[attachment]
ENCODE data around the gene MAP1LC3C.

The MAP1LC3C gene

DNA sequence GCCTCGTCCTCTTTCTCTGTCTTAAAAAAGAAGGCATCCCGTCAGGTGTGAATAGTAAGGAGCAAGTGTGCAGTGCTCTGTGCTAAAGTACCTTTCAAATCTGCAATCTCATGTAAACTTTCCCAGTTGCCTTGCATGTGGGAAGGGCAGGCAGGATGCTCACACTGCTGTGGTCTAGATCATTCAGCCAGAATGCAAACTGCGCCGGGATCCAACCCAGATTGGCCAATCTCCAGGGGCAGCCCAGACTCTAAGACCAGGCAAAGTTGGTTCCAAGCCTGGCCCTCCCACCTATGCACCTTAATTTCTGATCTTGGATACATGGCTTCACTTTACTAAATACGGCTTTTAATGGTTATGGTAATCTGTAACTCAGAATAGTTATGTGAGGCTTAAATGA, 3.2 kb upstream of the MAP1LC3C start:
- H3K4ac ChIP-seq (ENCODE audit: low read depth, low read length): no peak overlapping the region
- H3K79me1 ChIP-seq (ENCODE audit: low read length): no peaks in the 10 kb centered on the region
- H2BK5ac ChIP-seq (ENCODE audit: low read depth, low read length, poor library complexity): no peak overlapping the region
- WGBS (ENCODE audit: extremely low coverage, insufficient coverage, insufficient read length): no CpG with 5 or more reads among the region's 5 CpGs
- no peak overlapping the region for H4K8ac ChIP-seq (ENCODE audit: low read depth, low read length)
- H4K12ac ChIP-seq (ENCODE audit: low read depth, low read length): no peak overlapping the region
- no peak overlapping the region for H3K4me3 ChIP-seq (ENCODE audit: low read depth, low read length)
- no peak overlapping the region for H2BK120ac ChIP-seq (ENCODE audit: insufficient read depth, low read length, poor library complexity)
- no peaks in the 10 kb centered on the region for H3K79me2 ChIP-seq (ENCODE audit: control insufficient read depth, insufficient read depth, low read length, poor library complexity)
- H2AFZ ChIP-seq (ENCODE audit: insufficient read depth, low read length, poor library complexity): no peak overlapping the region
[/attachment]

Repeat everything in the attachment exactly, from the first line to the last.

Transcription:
ENCODE data around the gene MAP1LC3C.

The MAP1LC3C gene

DNA sequence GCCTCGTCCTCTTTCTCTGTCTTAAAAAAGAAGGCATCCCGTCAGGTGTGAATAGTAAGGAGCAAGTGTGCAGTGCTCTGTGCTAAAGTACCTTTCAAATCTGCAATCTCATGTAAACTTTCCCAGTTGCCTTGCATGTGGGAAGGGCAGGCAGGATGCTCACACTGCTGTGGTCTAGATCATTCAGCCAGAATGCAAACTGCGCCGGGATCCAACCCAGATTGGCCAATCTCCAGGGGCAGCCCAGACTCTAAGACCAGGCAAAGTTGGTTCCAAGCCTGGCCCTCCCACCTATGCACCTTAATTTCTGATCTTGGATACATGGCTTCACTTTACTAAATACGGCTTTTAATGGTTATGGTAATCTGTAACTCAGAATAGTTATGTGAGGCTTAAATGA, 3.2 kb upstream of the MAP1LC3C start:
- H3K4ac ChIP-seq (ENCODE audit: low read depth, low read length): no peak overlapping the region
- H3K79me1 ChIP-seq (ENCODE audit: low read length): no peaks in the 10 kb centered on the region
- H2BK5ac ChIP-seq (ENCODE audit: low read depth, low read length, poor library complexity): no peak overlapping the region
- WGBS (ENCODE audit: extremely low coverage, insufficient coverage, insufficient read length): no CpG with 5 or more reads among the region's 5 CpGs
- no peak overlapping the region for H4K8ac ChIP-seq (ENCODE audit: low read depth, low read length)
- H4K12ac ChIP-seq (ENCODE audit: low read depth, low read length): no peak overlapping the region
- no peak overlapping the region for H3K4me3 ChIP-seq (ENCODE audit: low read depth, low read length)
- no peak overlapping the region for H2BK120ac ChIP-seq (ENCODE audit: insufficient read depth, low read length, poor library complexity)
- no peaks in the 10 kb centered on the region for H3K79me2 ChIP-seq (ENCODE audit: control insufficient read depth, insufficient read depth, low read length, poor library complexity)
- H2AFZ ChIP-seq (ENCODE audit: insufficient read depth, low read length, poor library complexity): no peak overlapping the region